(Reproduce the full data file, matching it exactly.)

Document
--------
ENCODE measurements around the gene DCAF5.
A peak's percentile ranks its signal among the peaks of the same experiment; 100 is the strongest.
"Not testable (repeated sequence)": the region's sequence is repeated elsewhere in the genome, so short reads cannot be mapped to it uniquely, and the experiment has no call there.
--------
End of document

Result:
ENCODE measurements around the gene DCAF5.
A peak's percentile ranks its signal among the peaks of the same experiment; 100 is the strongest.
"Not testable (repeated sequence)": the region's sequence is repeated elsewhere in the genome, so short reads cannot be mapped to it uniquely, and the experiment has no call there.